Message 6 of 9 , Jun 29, 2005
                Sorry folks, I didn't realize the attachment of my floor plan for the High Point building would get weeded out. It's now available as a jpeg file at
                http://groups.yahoo.com/group/coldwarcomms/files/
                It's in the Route and Site Maps folder and is titled high point floor plan.
                (Albert, thanks for the upload directions.)

                Albert suggested that the building in question is 405, an older, surface structure that resembles a country mansion and may be the original Weather Bureau station. See
                http://coldwar-4i.net/mt_weather/mtweather_map_east_annotated.jpg

                This makes sense when one takes a closer look at the floor plan. The center of the building has a large central staircase; directly behind it is a smaller staircase that looks like a service stairwell. Also the foyer on the first floor looks pretty spacious. This design suits a country mansion much better than it does a government relocation office.

                If the building had been converted by late 1954 and had the communications equipment listed on the floor plan key, it's interesting that the Interim Assembly chose to meet underground and went to the trouble of putting in a public address system and the portable TV system rather than meeting in the surface building. I would guess that Eisenhower insisted the exercise be as realistic as possible. Incidentally, Eisenhower was not present for Operation Readiness (he hated to be underground, as many of those close to him observed) but, according to the meeting notes, "At the beginning of the meeting the President met with the assembled group for about 15 minutes by means of phonevision." Any thoughts on what "phonevision" was?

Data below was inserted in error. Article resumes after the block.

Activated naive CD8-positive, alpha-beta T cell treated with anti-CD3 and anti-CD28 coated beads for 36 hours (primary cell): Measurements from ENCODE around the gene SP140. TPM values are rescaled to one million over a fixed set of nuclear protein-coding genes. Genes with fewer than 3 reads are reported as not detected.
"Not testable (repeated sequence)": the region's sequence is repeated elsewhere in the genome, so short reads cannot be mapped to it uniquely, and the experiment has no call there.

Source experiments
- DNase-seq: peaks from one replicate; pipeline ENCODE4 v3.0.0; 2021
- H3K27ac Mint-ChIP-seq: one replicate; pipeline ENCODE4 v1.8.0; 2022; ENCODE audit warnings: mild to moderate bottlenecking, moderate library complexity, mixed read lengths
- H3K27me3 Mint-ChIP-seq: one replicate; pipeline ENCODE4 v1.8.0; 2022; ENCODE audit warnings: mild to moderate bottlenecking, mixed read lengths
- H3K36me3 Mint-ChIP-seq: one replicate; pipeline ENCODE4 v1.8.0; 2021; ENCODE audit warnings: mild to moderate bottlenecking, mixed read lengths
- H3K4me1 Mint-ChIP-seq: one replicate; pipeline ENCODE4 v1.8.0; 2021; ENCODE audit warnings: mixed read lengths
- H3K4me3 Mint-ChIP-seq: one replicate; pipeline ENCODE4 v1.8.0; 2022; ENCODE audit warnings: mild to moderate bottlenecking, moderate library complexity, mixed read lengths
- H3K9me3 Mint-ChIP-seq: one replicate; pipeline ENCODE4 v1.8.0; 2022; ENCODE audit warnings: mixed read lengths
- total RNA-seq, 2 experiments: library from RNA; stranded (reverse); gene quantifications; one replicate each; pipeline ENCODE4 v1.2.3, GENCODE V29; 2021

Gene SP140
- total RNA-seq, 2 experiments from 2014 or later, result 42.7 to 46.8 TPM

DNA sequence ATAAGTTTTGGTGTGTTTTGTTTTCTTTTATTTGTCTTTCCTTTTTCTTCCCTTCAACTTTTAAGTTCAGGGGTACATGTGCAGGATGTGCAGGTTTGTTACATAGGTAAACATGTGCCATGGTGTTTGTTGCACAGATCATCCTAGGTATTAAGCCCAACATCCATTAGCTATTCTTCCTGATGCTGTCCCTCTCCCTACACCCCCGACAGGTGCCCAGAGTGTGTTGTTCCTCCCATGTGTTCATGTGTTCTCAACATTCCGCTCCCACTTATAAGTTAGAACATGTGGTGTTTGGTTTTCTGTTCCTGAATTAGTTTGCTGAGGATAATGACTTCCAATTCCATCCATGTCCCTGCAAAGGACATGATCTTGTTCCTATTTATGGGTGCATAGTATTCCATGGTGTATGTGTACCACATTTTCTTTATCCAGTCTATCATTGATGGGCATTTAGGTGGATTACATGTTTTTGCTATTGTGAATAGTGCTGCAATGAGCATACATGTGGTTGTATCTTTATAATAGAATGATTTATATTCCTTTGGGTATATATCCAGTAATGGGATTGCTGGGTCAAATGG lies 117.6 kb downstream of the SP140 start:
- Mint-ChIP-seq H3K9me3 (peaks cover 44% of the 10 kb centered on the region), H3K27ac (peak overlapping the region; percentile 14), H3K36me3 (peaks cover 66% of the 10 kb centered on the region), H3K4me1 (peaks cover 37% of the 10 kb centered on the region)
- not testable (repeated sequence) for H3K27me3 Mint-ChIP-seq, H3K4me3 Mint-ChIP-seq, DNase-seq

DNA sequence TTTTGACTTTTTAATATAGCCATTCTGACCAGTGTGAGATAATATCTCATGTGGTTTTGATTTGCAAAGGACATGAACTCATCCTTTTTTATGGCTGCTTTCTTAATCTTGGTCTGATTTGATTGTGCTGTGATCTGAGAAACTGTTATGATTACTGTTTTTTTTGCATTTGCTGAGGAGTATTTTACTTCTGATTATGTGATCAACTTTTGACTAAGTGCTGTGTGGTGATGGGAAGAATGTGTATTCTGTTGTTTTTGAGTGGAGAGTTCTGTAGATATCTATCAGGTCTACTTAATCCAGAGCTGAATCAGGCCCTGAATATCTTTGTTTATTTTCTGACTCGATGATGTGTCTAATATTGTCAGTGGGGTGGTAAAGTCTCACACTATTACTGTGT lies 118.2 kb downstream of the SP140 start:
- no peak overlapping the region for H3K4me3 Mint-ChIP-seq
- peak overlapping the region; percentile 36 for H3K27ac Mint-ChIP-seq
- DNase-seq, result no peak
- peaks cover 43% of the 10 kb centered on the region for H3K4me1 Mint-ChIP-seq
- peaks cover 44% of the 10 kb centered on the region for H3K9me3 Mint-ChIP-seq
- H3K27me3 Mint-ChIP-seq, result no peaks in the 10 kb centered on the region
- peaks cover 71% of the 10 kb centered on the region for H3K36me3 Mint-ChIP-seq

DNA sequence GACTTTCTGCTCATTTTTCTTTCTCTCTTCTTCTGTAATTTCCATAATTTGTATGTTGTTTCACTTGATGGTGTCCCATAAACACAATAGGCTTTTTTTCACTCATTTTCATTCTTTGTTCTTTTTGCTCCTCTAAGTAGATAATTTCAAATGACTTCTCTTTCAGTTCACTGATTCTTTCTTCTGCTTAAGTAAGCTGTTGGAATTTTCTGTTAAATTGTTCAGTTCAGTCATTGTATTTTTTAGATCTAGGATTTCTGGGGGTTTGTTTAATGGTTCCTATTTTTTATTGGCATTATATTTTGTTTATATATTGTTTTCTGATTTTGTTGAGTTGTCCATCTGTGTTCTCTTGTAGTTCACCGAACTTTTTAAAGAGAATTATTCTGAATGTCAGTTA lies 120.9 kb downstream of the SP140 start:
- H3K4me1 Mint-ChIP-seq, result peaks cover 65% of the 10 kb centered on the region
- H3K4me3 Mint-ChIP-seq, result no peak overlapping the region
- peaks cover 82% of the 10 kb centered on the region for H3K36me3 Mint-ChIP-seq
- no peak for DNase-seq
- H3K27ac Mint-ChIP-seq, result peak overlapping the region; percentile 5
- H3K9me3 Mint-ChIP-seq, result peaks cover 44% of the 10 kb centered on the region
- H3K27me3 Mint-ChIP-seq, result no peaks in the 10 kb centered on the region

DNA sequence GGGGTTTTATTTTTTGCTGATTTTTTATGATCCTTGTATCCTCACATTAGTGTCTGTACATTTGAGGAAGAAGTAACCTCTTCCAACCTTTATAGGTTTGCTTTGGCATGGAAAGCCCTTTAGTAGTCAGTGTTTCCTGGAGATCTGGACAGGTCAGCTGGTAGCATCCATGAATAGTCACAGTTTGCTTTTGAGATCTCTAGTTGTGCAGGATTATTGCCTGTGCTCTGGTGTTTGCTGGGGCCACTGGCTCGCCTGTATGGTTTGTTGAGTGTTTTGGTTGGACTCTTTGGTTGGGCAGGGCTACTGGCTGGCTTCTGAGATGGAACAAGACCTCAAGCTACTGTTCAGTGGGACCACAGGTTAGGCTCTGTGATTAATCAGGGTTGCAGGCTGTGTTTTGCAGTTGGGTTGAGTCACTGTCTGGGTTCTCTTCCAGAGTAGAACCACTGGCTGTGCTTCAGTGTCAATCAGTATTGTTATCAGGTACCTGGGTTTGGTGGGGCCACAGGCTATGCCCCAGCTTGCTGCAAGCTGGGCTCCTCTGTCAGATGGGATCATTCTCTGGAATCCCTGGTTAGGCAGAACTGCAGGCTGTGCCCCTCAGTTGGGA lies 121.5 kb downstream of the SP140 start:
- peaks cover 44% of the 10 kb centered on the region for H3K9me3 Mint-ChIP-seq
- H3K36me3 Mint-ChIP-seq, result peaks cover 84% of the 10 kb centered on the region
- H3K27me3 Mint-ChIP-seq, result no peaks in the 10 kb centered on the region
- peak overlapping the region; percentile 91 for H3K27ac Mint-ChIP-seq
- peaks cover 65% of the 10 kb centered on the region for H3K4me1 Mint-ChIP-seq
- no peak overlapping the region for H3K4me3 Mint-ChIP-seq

David
              • Kenneth Coney
                Excavations at Mt. Weather actually started in the thirties as a joint project of the CCC and the Bureau of Mines (safety division). The site is an old mine
                Message 7 of 9 , Jun 29, 2005
                  Excavations at Mt. Weather actually started in the thirties as a joint
                  project of the CCC and the Bureau of Mines (safety division). The site
                  is an old mine which the Bureau took over and experimented with to find
                  newer and safer ways of digging them. I have never seen anything
                  pertaining to what, if any use, the site received during WW II. I concur
                  that the floor plans are probably those of the original weather station.
                  David Krugler wrote: